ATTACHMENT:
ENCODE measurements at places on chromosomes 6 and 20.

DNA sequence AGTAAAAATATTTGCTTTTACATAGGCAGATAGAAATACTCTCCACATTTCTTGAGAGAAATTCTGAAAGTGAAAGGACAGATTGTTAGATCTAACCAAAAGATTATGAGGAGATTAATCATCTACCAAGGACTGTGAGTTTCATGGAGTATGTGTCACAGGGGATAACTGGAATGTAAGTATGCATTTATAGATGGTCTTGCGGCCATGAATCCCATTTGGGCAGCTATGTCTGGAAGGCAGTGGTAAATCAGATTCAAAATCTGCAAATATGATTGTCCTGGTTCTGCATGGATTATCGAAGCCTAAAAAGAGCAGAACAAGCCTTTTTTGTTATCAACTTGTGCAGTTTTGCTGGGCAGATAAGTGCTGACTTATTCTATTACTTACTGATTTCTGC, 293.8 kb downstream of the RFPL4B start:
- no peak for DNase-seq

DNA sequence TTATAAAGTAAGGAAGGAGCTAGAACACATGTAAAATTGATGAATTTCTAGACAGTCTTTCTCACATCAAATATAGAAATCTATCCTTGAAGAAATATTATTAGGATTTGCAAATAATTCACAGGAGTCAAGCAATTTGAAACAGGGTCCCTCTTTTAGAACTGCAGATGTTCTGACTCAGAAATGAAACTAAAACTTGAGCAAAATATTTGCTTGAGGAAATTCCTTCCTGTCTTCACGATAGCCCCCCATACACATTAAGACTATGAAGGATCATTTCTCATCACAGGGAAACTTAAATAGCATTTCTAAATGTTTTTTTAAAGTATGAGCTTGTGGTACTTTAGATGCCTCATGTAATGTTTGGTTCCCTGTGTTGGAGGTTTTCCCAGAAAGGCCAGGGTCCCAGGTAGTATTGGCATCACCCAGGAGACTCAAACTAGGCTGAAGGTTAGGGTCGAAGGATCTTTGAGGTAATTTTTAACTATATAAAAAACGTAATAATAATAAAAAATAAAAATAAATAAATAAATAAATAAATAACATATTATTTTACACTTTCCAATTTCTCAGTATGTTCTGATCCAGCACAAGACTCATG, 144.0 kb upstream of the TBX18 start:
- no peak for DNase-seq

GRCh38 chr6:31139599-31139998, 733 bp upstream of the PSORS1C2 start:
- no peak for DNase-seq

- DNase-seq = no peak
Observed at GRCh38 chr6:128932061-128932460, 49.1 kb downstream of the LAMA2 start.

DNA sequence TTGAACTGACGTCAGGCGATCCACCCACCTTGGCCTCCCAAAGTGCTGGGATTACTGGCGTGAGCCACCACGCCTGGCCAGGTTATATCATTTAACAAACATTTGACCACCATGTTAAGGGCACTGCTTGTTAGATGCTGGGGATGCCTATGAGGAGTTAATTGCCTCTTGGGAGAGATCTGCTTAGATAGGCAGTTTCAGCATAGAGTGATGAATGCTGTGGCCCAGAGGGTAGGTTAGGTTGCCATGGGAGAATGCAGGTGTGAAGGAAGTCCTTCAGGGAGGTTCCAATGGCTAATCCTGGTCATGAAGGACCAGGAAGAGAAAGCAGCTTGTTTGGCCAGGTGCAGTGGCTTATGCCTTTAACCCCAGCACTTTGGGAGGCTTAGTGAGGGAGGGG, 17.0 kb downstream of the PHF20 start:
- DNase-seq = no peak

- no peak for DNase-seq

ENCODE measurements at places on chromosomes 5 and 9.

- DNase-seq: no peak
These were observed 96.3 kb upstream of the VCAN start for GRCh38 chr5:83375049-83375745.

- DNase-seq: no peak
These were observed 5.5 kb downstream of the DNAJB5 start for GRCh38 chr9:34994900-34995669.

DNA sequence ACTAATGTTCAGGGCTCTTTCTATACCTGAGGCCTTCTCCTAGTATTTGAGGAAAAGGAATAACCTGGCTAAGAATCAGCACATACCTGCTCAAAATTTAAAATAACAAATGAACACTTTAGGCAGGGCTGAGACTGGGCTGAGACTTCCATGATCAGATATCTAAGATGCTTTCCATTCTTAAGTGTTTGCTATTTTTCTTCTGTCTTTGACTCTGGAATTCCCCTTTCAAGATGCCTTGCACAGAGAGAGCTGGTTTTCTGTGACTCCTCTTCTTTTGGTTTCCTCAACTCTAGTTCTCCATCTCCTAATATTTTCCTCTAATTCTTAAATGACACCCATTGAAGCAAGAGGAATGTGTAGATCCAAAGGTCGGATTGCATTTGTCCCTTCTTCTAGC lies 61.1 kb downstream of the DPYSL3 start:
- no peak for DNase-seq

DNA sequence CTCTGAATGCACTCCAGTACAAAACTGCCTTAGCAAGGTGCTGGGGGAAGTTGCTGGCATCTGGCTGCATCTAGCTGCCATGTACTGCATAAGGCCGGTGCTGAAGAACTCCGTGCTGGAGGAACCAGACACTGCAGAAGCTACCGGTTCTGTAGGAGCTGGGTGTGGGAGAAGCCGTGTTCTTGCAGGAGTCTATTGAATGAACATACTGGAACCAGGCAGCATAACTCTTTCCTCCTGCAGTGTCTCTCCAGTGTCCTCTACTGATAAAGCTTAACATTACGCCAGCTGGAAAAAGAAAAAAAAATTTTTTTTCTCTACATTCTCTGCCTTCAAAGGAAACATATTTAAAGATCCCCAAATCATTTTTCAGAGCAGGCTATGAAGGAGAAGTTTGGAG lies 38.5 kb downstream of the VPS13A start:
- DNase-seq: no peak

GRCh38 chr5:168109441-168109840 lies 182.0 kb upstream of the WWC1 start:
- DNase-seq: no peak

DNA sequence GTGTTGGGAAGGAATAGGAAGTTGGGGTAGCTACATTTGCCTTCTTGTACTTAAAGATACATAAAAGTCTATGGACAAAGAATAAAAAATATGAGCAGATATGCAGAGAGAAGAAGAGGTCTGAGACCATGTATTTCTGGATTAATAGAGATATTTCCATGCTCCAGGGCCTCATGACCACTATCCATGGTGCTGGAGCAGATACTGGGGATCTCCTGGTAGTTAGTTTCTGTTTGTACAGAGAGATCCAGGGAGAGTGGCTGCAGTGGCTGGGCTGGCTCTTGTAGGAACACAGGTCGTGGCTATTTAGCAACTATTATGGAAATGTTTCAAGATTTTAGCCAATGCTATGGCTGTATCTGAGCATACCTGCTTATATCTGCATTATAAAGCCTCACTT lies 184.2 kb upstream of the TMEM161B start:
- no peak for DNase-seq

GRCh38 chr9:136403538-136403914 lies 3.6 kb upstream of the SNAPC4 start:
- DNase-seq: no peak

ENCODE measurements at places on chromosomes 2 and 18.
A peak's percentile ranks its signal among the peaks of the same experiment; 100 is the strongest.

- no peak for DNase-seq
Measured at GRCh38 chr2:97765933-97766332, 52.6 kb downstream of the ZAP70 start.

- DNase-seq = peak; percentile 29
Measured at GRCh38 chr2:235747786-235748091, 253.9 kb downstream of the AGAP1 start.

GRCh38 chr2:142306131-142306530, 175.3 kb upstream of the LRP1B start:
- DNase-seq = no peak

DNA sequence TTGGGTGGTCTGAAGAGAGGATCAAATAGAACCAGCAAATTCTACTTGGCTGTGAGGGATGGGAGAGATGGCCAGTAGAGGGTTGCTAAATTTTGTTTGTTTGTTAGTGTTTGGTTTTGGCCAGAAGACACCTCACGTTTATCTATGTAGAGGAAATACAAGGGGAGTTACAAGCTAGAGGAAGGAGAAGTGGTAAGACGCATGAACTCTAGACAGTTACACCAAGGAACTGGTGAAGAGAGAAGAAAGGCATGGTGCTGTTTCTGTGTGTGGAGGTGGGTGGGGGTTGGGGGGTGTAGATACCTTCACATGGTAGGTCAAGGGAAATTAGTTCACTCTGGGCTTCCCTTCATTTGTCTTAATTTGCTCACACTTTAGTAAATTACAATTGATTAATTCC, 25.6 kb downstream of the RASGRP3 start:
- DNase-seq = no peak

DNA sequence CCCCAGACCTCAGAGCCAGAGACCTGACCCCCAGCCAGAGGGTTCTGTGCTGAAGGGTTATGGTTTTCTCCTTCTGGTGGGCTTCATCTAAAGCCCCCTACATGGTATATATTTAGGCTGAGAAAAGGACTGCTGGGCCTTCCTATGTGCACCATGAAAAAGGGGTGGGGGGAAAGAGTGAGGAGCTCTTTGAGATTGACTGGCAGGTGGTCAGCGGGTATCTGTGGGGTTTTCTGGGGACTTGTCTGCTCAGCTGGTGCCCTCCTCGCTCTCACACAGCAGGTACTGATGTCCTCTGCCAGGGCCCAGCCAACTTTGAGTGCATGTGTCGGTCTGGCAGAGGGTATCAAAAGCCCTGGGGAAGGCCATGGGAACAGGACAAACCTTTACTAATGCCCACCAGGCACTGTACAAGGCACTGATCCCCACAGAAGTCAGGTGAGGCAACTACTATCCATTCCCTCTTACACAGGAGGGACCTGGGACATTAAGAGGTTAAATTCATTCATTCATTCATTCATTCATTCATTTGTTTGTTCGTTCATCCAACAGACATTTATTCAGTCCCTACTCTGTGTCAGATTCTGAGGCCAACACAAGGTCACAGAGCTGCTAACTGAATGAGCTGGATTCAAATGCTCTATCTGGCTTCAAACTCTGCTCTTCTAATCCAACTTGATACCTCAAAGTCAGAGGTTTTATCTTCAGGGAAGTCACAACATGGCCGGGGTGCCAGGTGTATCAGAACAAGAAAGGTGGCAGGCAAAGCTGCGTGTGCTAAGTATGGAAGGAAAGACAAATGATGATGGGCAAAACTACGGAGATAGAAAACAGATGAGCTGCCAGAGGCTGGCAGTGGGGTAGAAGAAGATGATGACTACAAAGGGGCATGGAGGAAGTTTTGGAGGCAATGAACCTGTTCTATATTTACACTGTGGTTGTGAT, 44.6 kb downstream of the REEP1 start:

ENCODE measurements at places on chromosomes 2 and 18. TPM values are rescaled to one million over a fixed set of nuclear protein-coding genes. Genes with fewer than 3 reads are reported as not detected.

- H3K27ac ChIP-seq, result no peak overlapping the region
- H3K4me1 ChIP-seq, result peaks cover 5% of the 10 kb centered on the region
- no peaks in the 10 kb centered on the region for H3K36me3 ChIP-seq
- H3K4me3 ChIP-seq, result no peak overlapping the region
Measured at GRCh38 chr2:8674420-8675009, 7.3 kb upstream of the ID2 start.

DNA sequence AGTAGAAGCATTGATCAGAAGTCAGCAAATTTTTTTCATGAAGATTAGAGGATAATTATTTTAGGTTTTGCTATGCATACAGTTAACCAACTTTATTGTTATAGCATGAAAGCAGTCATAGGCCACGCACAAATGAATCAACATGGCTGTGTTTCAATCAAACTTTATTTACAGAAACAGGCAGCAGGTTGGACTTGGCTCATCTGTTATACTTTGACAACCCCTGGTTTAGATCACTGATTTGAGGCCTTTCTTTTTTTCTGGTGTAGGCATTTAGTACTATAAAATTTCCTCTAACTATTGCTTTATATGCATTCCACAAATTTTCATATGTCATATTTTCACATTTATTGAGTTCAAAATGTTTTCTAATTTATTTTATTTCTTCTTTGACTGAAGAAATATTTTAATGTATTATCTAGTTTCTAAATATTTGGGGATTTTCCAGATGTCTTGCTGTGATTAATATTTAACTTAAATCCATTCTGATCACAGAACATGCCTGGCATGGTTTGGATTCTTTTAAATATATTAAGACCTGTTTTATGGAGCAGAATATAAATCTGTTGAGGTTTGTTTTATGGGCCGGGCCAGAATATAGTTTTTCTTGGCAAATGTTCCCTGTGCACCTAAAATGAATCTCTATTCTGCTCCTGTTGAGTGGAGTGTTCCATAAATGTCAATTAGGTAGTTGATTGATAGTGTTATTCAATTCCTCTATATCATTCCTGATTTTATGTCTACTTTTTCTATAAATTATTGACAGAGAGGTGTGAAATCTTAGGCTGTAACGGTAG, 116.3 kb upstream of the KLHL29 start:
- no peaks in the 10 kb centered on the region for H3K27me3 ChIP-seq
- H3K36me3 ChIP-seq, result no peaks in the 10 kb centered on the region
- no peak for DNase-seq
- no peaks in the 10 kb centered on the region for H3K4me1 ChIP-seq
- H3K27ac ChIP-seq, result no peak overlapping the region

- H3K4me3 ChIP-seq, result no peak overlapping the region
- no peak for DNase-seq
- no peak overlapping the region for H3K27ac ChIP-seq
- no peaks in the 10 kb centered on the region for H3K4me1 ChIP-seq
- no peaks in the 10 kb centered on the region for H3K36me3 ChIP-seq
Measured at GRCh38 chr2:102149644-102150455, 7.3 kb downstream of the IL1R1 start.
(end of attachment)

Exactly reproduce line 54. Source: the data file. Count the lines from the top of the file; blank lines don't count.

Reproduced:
- no peaks in the 10 kb centered on the region for H3K4me1 ChIP-seq